The Central Hills are also under ‘World Heritage Sites,’ but there are hills and there are hills. The roads cut through tea plantations, where the delicate plucking produces what appears from afar as lush and finely made carpets of green. Then roll down from forest lines of a darker hue and fall to vegetable gardens or paddy fields that sit among hamlets that seem to have been obtained from folktales centuries old. There are other hills that rise from relatively flat terrain outside the central massif. They have their own histories and unique ecologies. Again, made to delight the explorer. Again, undeterred by economic downturns.

There are religious and cultural pageants around the year. There’s dancing and drumming. There are chants from Buddhist temples and Hindu Kovils, the call to prayer emanating from mosques and hymns that descend on adjacent communities from churches every Sunday and on festival days. There are destinations for pilgrimages such as Adam’s Peak, revered by all faiths, some who believe the footprint at the top is that of Adam, made when he was hurled from Paradise, some who believe it is Lord Shiva and others as a mark left by the Buddha. Adam’s Peak has known travellers from ancient times. Adam’s Peak is as immovable as can be. Unmoved by economic crises that have at times engulfed the island and the world.

There are rivers, 103 of them, all originating in the central hills, radially flowing to an ocean where waves, calmed by coral reefs, break into shallow waters lined by golden sands. And each beach has its own character, each attended by particular gifts, from surfing to brilliantly coloured marine life among corals to whale-watching and diving to shipwrecks several hundred years old. Untouched by crisis, obviously.

All these places, all these festivities and living heritage are peopled. And they are always smiling. They know of crisis and turmoil because they are the obvious recipients or victims of such things, but they survive and their ancestors have, with good humour that makes it easier to suffer deprivation and an ethic of giving and hospitality that is as enchanting as anything you would encounter in the island. It is an island of smiles.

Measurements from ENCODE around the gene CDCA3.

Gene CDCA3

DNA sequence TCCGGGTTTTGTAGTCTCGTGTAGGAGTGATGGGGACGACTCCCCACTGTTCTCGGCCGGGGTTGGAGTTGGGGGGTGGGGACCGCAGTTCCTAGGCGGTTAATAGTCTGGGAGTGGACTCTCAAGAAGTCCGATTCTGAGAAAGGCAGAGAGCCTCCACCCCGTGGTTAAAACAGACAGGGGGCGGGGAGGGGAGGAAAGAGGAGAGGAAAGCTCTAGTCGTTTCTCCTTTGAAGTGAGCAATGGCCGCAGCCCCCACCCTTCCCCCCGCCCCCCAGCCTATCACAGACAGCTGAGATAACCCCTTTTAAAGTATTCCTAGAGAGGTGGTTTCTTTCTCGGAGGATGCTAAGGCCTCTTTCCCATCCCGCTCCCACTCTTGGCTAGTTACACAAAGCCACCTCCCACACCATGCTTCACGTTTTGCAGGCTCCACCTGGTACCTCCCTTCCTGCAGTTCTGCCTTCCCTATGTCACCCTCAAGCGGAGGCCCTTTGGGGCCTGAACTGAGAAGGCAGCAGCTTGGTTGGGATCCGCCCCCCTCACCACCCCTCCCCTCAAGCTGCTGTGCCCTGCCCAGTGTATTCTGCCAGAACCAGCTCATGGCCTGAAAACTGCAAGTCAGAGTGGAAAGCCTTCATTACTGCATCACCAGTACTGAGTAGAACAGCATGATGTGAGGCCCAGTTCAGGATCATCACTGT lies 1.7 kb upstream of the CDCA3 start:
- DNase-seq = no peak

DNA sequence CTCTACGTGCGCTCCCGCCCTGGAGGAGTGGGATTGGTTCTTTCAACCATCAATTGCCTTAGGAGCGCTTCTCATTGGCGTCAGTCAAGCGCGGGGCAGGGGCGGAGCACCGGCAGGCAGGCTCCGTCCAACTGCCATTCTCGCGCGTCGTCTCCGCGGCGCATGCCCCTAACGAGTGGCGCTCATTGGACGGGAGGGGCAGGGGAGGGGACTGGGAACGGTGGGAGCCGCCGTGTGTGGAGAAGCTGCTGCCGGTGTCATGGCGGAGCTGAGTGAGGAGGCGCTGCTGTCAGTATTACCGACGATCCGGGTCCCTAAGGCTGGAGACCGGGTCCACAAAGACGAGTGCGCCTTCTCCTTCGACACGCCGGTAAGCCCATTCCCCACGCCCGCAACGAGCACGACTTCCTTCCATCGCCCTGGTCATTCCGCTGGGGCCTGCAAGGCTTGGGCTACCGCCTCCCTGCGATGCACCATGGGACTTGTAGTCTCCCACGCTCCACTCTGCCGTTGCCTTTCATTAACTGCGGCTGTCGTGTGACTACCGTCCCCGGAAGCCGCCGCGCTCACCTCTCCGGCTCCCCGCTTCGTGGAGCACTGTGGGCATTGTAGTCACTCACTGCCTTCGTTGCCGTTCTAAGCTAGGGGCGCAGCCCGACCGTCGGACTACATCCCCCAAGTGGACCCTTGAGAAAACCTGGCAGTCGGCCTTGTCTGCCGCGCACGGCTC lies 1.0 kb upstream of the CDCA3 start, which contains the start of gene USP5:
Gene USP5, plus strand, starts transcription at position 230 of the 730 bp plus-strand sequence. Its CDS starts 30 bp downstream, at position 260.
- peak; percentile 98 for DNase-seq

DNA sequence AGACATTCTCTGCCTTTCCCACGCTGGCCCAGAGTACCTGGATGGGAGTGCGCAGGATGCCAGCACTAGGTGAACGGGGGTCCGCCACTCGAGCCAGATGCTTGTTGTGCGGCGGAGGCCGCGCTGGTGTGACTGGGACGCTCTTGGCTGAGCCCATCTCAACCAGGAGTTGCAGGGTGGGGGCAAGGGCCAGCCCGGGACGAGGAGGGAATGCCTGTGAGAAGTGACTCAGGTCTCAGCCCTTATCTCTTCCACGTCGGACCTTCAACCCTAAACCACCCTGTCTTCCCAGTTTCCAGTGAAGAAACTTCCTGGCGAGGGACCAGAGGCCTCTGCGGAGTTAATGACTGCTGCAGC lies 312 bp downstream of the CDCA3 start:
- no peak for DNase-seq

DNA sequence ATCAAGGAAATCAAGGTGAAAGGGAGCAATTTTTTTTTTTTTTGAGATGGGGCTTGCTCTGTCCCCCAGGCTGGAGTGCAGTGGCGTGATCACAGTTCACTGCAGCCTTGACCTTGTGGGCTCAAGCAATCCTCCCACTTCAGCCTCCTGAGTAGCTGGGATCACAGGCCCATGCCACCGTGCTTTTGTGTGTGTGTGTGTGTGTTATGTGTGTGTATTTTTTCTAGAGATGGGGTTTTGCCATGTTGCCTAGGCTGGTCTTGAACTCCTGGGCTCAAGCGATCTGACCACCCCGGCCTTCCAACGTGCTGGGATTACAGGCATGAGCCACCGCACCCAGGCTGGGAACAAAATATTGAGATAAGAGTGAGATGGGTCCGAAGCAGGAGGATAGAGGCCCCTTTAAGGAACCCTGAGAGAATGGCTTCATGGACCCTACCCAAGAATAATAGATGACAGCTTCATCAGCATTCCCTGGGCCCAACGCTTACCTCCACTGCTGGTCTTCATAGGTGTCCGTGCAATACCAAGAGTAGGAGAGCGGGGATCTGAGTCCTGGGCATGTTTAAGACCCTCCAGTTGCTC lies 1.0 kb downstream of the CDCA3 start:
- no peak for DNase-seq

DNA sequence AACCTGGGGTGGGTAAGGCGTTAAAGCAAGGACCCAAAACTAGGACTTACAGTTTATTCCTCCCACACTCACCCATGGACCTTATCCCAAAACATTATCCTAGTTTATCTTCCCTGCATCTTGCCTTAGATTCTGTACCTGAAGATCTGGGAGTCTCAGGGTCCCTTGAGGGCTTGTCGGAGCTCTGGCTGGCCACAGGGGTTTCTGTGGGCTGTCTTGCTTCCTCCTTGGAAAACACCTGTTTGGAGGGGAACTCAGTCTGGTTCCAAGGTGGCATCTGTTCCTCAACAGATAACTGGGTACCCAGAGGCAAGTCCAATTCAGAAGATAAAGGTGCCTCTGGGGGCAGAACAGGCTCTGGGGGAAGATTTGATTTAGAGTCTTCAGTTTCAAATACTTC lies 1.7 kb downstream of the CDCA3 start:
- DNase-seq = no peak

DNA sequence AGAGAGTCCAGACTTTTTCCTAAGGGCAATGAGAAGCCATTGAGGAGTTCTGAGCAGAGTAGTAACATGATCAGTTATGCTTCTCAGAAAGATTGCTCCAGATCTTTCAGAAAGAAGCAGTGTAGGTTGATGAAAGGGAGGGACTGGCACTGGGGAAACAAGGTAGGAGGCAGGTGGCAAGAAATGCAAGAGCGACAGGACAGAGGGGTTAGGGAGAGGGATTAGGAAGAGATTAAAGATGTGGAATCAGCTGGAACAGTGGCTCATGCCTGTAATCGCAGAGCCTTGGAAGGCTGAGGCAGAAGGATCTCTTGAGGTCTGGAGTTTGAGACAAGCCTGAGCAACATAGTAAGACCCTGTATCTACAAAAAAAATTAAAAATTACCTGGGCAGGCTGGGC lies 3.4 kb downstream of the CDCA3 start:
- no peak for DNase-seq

Sri Lankans, for example, were full of smiles when an Australian cricket team visited the island recently. They braved all manner of scarcity to fill the stadiums. They were so grateful to the Australians for disregarding horror stories about the island that they turned by in Aussie colours; the stadium was a riot of yellow, putting aside a long history of sporting antipathy. They were all smiling. The visiting Australians essentially told a doubting world a simple story: Sri Lanka is not just ok to visit, but it is a place of so many small miracles, all contained in less than 66,000 square kilometres.’

Alex Degmetich, a 31-year-old American cruise line entertainment director, who benefited from Ratnayake’s largesse, put it well: ‘We were totally blown away. Coming from Western society, where nothing is really given to us and we have to pay for everything, which is fine. But here, locals providing us tourists with free food and accommodation, is really humbling.’

Rebecca Curwood-Moss, a tourist from England, also a beneficiary, went further when referring to the meals Ratnayake had offered: ‘In the box, we didn’t just find the delicious homemade rice and curry, but we found hope.’

There are things to which one cannot really assign stars. Sri Lanka is made of a million such things. And there are hundreds of thousands of Sri Lankans ready to reveal them all to you, one by one